On devices that launched with Android 10 or lower, fileencryption=ice is also accepted to specify the use of the FSCRYPT_MODE_PRIVATE file contents encryption mode. This mode is unimplemented by the Android common kernels, but it could be implemented by vendors using custom kernel patches. The on-disk format produced by this mode was vendor-specific. On devices launching with Android 11 or higher, this mode is no longer allowed and a standard encryption format must be used instead.

By default, file contents encryption is done using the Linux kernel's cryptography API. If you want to use inline encryption hardware instead, also add the inlinecrypt mount option. For example, a full fstab line might look like:

/dev/block/by-name/userdata /data f2fs nodev,noatime,nosuid,errors=panic,inlinecrypt wait,fileencryption=aes-256-xts:aes-256-cts:inlinecrypt_optimized

Adoptable storage

Since Android 9, FBE and adoptable storage can be used together.

Specifying the fileencryption fstab option for userdata also automatically enables both FBE and metadata encryption on adoptable storage. However, you may override the FBE and/or metadata encryption formats on adoptable storage by setting properties in PRODUCT_PROPERTY_OVERRIDES.

On devices that launched with Android 11 or higher, use the following properties:

  • ro.crypto.volume.options (new in Android 11) selects the FBE encryption format on adoptable storage. It has the same syntax as the argument to the fileencryption fstab option, and it uses the same defaults. See the recommendations for fileencryption above for what to use here.
  • ro.crypto.volume.metadata.encryption selects the metadata encryption format on adoptable storage. See the metadata encryption documentation.

On devices that launched with Android 10 or lower, use the following properties:

  • ro.crypto.volume.contents_mode selects the contents encryption mode. This is equivalent to the first colon-separated field of ro.crypto.volume.options.
  • ro.crypto.volume.filenames_mode selects the filenames encryption mode. This is equivalent to the second colon-separated field of ro.crypto.volume.options, except that the default on devices that launched with Android 10 or lower is aes-256-heh. On most devices, this needs to be explicitly overridden to aes-256-cts.
  • ro.crypto.fde_algorithm and ro.crypto.fde_sector_size select the metadata encryption format on adoptable storage. See the metadata encryption documentation.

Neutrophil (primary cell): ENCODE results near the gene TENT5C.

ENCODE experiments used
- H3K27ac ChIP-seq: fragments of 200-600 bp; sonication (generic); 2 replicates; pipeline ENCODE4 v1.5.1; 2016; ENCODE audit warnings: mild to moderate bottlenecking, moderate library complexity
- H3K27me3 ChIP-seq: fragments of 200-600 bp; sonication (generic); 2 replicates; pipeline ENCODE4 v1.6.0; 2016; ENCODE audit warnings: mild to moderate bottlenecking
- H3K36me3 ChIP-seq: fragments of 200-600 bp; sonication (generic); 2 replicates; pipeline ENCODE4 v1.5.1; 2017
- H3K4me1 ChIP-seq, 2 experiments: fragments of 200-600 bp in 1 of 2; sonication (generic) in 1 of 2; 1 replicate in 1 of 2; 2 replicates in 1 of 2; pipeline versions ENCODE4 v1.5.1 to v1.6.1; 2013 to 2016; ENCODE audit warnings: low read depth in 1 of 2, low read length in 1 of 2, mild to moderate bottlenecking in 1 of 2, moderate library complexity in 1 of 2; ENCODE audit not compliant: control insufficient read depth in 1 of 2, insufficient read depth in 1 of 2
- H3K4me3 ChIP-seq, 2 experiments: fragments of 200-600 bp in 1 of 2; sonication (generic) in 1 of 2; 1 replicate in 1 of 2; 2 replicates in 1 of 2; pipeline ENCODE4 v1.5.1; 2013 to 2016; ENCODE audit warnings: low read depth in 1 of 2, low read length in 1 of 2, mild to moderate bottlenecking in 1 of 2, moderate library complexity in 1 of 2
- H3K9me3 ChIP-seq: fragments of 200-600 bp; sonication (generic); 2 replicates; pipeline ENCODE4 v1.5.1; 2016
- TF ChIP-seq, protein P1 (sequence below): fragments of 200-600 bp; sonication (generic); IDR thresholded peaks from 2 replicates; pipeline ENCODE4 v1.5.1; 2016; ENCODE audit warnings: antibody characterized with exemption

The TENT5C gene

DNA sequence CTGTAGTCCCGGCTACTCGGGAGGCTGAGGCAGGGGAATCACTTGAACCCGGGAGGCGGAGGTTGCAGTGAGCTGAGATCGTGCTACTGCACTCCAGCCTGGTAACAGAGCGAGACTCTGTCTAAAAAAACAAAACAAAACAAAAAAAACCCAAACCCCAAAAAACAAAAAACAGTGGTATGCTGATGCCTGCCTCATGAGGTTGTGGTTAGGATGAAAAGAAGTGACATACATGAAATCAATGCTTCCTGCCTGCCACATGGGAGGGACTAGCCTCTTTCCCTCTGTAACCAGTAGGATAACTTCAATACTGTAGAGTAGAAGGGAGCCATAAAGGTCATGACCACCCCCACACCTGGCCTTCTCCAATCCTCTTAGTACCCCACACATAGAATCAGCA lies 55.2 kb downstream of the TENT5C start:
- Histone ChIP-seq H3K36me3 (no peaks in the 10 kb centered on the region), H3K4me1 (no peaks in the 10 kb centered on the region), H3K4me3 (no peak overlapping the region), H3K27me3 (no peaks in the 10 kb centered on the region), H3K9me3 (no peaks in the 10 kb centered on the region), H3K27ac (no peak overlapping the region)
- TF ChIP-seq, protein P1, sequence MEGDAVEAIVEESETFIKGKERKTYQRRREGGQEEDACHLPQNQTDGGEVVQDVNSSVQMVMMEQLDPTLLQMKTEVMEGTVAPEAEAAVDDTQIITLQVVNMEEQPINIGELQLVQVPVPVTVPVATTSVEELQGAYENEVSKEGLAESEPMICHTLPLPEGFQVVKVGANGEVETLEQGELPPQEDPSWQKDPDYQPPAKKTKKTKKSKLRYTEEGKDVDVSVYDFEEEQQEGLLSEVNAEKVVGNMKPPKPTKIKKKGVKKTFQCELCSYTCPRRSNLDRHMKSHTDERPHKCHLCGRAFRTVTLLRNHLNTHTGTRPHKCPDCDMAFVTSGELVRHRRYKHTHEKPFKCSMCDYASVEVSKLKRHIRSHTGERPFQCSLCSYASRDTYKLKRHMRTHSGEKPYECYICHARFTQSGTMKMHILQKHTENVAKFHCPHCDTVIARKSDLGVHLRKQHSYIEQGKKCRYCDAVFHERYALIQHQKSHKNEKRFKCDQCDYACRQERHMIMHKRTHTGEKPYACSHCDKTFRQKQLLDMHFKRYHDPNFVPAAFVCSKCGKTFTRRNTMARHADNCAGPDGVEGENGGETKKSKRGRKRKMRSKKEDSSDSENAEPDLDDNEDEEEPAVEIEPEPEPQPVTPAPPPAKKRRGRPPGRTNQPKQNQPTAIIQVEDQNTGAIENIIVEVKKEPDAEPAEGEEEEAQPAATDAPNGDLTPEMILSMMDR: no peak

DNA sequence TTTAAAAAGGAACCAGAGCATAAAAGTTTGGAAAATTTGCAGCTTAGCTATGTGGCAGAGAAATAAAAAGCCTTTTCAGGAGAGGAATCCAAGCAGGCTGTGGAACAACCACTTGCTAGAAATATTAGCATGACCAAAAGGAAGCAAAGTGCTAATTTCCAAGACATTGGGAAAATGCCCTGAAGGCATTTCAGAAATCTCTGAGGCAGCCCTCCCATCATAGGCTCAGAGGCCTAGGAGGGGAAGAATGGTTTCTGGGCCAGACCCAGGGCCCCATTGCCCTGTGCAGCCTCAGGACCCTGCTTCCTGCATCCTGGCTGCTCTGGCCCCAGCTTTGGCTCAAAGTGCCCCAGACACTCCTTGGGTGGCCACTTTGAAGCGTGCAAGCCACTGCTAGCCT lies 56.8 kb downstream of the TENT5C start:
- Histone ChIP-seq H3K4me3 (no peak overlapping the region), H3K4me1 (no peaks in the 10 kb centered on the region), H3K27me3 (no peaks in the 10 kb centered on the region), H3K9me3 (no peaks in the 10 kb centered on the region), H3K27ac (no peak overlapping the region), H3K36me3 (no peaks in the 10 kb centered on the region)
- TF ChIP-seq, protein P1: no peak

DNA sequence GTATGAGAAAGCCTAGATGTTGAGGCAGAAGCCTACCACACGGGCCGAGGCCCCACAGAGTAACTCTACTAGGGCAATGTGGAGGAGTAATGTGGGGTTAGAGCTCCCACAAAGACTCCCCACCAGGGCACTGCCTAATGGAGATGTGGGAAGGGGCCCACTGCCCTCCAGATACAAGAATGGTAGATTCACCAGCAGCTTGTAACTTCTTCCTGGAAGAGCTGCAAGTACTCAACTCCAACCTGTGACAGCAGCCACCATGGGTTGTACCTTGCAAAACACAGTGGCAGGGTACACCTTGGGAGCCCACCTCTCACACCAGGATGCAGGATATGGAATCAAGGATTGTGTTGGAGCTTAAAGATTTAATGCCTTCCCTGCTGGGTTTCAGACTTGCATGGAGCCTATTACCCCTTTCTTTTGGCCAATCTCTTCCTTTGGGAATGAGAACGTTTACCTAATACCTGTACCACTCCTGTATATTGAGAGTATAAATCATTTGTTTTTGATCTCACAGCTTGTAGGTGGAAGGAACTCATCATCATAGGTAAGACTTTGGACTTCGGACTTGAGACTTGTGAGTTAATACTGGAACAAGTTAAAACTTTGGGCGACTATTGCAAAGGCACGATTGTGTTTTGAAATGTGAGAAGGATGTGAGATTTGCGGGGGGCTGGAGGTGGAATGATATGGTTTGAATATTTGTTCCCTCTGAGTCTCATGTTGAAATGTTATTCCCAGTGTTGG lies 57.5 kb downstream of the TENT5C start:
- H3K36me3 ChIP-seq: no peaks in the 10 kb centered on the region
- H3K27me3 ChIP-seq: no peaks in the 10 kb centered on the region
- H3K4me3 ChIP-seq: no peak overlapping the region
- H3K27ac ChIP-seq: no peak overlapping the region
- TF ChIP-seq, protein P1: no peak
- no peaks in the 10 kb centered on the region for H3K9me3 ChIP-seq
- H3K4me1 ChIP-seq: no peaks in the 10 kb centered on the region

Integrating with Keymaster

The generation of keys and management of the kernel keyring is handled by vold. The AOSP implementation of FBE requires that the device support Keymaster HAL version 1.0 or later. There is no support for earlier versions of the Keymaster HAL.

On first boot, user 0’s keys are generated and installed early in the boot process. By the time the on-post-fs phase of init completes, the Keymaster must be ready to handle requests. On Pixel devices, this is handled by having a script block ensure Keymaster is started before /data is mounted.

Encryption policy

File-based encryption applies the encryption policy at the directory level. When a device’s userdata partition is first created, the basic structures and policies are applied by the init scripts. These scripts will trigger the creation of the first user’s (user 0’s) CE and DE keys as well as define which directories are to be encrypted with these keys. When additional users and profiles are created, the necessary additional keys are generated and stored in the keystore; their credential and devices storage locations are created and the encryption policy links these keys to those directories.

In Android 11 and higher, the encryption policy is no longer hardcoded into a centralized location, but rather is defined by arguments to the mkdir commands in the init scripts. Directories encrypted with the system DE key use encryption=Require, while unencrypted directories (or directories whose subdirectories are encrypted with per-user keys) use encryption=None.

In Android 10, the encryption policy was hardcoded into this location:


In Android 9 and earlier, the location was:


It is possible to add exceptions to prevent certain directories from being encrypted at all. If modifications of this sort are made then the device manufacturer should include SELinux policies that only grant access to the applications that need to use the unencrypted directory. This should exclude all untrusted applications.

The only known acceptable use case for this is in support of legacy OTA capabilities.

Supporting Direct Boot in system applications

Making applications Direct Boot aware

To facilitate rapid migration of system apps, there are two new attributes that can be set at the application level. The defaultToDeviceProtectedStorage attribute is available only to system apps. The directBootAware attribute is available to all.


The directBootAware attribute at the application level is shorthand for marking all components in the app as being encryption aware.

The defaultToDeviceProtectedStorage attribute redirects the default app storage location to point at DE storage instead of pointing at CE storage. System apps using this flag must carefully audit all data stored in the default location, and change the paths of sensitive data to use CE storage. Device manufactures using this option should carefully inspect the data that they are storing to ensure that it contains no personal information.